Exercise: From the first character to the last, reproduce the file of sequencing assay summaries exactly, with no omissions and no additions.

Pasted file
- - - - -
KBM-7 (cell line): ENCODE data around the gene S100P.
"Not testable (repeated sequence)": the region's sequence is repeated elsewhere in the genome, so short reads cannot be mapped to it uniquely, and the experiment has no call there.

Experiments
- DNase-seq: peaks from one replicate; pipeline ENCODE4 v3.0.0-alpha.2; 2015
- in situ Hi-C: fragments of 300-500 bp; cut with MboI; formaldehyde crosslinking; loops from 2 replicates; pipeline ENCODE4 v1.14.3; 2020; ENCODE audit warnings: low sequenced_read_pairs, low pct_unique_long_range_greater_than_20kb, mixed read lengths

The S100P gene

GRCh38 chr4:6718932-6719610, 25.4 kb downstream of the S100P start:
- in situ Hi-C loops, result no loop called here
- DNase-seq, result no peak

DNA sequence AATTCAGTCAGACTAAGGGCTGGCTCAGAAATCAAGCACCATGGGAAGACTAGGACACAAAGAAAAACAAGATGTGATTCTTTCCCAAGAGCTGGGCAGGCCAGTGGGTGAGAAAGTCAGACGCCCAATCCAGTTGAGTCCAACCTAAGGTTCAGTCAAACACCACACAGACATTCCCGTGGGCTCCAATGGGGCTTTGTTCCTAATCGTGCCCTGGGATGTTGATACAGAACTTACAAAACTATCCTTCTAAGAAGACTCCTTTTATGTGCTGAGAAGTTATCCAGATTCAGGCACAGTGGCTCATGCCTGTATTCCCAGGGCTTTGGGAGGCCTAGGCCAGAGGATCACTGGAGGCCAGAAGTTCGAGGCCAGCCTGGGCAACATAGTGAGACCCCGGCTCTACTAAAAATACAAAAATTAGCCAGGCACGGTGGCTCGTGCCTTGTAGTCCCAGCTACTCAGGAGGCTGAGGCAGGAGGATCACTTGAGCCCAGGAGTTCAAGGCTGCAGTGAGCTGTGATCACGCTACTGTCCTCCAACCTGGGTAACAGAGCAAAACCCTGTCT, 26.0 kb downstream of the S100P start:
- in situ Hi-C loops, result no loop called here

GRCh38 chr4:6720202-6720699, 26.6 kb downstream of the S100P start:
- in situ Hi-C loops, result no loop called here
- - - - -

KBM-7 (cell line): ENCODE data around the gene S100P.
"Not testable (repeated sequence)": the region's sequence is repeated elsewhere in the genome, so short reads cannot be mapped to it uniquely, and the experiment has no call there.

Experiments
- DNase-seq: peaks from one replicate; pipeline ENCODE4 v3.0.0-alpha.2; 2015
- in situ Hi-C: fragments of 300-500 bp; cut with MboI; formaldehyde crosslinking; loops from 2 replicates; pipeline ENCODE4 v1.14.3; 2020; ENCODE audit warnings: low sequenced_read_pairs, low pct_unique_long_range_greater_than_20kb, mixed read lengths

The S100P gene

GRCh38 chr4:6718932-6719610, 25.4 kb downstream of the S100P start:
- in situ Hi-C loops, result no loop called here
- DNase-seq, result no peak

DNA sequence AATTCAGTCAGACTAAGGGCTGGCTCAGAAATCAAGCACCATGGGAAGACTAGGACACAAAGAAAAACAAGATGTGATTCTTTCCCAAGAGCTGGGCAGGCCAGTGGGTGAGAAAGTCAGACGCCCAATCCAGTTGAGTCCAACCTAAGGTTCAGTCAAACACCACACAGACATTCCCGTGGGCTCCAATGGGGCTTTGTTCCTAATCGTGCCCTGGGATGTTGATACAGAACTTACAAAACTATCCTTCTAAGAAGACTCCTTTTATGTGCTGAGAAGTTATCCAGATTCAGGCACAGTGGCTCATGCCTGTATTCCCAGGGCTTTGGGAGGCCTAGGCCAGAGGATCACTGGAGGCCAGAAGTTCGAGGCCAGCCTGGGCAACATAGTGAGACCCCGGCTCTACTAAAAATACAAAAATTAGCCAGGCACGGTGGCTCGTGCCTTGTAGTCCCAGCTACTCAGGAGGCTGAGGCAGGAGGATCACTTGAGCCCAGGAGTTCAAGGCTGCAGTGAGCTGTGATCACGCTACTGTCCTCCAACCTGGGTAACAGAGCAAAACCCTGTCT, 26.0 kb downstream of the S100P start:
- in situ Hi-C loops, result no loop called here

GRCh38 chr4:6720202-6720699, 26.6 kb downstream of the S100P start:
- in situ Hi-C loops, result no loop called here